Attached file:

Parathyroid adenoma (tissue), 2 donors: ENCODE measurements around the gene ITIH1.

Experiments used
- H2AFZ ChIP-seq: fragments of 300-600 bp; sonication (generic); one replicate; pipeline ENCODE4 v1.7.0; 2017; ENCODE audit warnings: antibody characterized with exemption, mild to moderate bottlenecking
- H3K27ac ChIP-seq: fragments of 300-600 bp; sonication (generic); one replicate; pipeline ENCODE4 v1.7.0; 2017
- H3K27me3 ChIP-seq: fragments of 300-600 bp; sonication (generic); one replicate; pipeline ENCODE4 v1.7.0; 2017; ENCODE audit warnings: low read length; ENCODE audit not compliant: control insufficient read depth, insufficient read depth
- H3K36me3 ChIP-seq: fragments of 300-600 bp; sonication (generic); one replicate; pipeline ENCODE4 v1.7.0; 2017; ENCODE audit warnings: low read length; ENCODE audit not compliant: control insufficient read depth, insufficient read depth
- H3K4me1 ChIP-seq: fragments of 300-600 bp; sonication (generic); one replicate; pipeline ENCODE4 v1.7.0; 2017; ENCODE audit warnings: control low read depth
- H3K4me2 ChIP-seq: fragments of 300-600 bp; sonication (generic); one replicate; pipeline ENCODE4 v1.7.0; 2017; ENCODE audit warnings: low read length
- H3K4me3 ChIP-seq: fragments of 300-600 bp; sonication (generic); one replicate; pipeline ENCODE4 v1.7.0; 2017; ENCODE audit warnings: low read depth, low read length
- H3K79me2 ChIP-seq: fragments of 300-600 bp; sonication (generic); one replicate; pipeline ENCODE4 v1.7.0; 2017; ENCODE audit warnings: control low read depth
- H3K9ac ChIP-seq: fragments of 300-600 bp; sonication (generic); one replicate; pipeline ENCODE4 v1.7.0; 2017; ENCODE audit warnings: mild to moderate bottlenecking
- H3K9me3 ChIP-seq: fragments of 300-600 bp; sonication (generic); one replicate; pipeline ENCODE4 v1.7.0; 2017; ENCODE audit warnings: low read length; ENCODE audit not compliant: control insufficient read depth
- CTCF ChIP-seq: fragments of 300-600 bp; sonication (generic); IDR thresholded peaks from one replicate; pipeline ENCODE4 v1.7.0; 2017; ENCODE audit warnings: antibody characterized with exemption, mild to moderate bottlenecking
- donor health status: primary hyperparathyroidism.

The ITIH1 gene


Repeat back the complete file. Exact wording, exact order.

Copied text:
Parathyroid adenoma (tissue), 2 donors: ENCODE measurements around the gene ITIH1.

Experiments used
- H2AFZ ChIP-seq: fragments of 300-600 bp; sonication (generic); one replicate; pipeline ENCODE4 v1.7.0; 2017; ENCODE audit warnings: antibody characterized with exemption, mild to moderate bottlenecking
- H3K27ac ChIP-seq: fragments of 300-600 bp; sonication (generic); one replicate; pipeline ENCODE4 v1.7.0; 2017
- H3K27me3 ChIP-seq: fragments of 300-600 bp; sonication (generic); one replicate; pipeline ENCODE4 v1.7.0; 2017; ENCODE audit warnings: low read length; ENCODE audit not compliant: control insufficient read depth, insufficient read depth
- H3K36me3 ChIP-seq: fragments of 300-600 bp; sonication (generic); one replicate; pipeline ENCODE4 v1.7.0; 2017; ENCODE audit warnings: low read length; ENCODE audit not compliant: control insufficient read depth, insufficient read depth
- H3K4me1 ChIP-seq: fragments of 300-600 bp; sonication (generic); one replicate; pipeline ENCODE4 v1.7.0; 2017; ENCODE audit warnings: control low read depth
- H3K4me2 ChIP-seq: fragments of 300-600 bp; sonication (generic); one replicate; pipeline ENCODE4 v1.7.0; 2017; ENCODE audit warnings: low read length
- H3K4me3 ChIP-seq: fragments of 300-600 bp; sonication (generic); one replicate; pipeline ENCODE4 v1.7.0; 2017; ENCODE audit warnings: low read depth, low read length
- H3K79me2 ChIP-seq: fragments of 300-600 bp; sonication (generic); one replicate; pipeline ENCODE4 v1.7.0; 2017; ENCODE audit warnings: control low read depth
- H3K9ac ChIP-seq: fragments of 300-600 bp; sonication (generic); one replicate; pipeline ENCODE4 v1.7.0; 2017; ENCODE audit warnings: mild to moderate bottlenecking
- H3K9me3 ChIP-seq: fragments of 300-600 bp; sonication (generic); one replicate; pipeline ENCODE4 v1.7.0; 2017; ENCODE audit warnings: low read length; ENCODE audit not compliant: control insufficient read depth
- CTCF ChIP-seq: fragments of 300-600 bp; sonication (generic); IDR thresholded peaks from one replicate; pipeline ENCODE4 v1.7.0; 2017; ENCODE audit warnings: antibody characterized with exemption, mild to moderate bottlenecking
- donor health status: primary hyperparathyroidism.

The ITIH1 gene